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What is Ultrasonic Welding?

Ultrasonic plastic welding is the joining or reforming of thermoplastics through the use of heat generated from high-frequency mechanical motion. It is accomplished by converting high-frequency electrical energy into high-frequency mechanical motion. That mechanical motion, along with applied force, creates frictional heat at the plastic components’ mating surfaces (joint area) so the plastic material melts and forms a molecular bond between the parts.

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Material Consideration

To bond two thermoplastic parts, it is necessary that the materials be chemically compatible. Otherwise, even though both materials may melt together, there will be no molecular bond. A good example would be trying to weld polyethylene to polypropylene. Both of these semi-crystalline materials have a similar appearance and many common physical properties. However, they are not chemically compatible, and are therefore unable to be welded to each other. Like thermoplastics (i.e., materials with the same chemical properties) will weld to themselves. For example, one ABS part will weld to another ABS part. Dissimilar thermoplastics may be compatible only if their melt temperatures are within 40ºF (6ºC) and they are of like molecular structure. For example, it is likely that an ABS part could be welded to an acrylic part because their chemical properties are compatible. Generally speaking, only similar amorphous polymers have an excellent probabilty of being welded to each other. The chemical properties of any semi-crystalline material make each one only compatible with itself. When the materials to be welded are compatible, several other factors may affect the weldability of the parts. These factors include hygroscopicity, mold release agents, lubricants, plasticizers, fillers, flame retardants, regrind, pigments, and resin grades.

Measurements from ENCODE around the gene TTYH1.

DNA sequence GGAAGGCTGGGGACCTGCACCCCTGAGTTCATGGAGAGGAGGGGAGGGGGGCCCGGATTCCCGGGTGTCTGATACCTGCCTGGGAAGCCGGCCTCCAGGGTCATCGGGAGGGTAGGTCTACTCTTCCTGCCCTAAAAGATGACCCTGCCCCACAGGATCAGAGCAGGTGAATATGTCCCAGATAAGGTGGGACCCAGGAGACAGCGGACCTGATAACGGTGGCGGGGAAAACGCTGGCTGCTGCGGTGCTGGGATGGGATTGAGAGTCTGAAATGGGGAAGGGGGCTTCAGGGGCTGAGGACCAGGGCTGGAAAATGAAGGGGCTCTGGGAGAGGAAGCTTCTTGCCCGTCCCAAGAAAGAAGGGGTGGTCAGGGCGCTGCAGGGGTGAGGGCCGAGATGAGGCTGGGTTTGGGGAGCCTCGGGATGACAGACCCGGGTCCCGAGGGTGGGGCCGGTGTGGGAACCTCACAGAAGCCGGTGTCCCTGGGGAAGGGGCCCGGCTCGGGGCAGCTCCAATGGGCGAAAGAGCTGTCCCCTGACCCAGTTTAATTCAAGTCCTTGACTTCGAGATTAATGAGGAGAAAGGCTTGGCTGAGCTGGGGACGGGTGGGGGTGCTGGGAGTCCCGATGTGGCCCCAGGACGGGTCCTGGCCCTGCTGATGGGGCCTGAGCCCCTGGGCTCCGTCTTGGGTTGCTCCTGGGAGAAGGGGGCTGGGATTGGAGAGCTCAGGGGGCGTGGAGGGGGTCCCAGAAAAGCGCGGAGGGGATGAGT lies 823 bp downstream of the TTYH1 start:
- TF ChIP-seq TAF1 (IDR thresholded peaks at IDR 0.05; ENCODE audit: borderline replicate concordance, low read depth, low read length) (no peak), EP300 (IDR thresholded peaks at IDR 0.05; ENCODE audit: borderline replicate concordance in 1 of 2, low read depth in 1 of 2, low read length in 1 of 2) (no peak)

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Joint Design Considerations

The joint design of the mating pieces is critical in achieving optimum assembly results. A particular part’s joint design depends upon factors such as type of plastic, part geometry, and the requirements of the weld. There are many different joint designs, each with its own advantages. Some of these designs are discussed later in this section. There are three basic requirements in joint design: • A uniform contact area • A small initial contact area • A means of alignment

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Advantages of Ultrasonic Assembly

There are many advantages to using ultrasonic assembly. It is a fast, clean, efficient, and repeatable process that produces strong, integral bonds while consuming very little energy. No solvents, adhesives, mechanical fasteners or external heat are required. Finished assemblies are strong and clean. Difficult materials can be assembled ultrasonically. Part assemblies are cycled quickly because the energy transferred to the joint and released as heat occurs very rapidly and is confined to the immediate joint area. The rapid dissipation of heat makes this process considerably faster than other methods of assembly. An ultrasonic assembly system’s tooling and/or application can be quickly changed offering flexibility and versatility not found in many other assembly processes. In addition, the relatively low-cost investment in ultrasonic equipment vs. its high reliability, long life, and consistent, repeatable performance, makes ultrasonic welding the preferred method of assembly. Ultrasonic assembly is widely accepted and is used in the automotive, medical, electrical and electronic, communications, appliance, consumer products, toys, textile and packaging industries. It is an economical process that can significantly increase production and lower assembly costs. Ultrasonic Welders can be easily integrated in automation manufacturing environment and 100 % all electric control of the latest equipment provides unprecedented repeatability, reliability and accuracy to the process.

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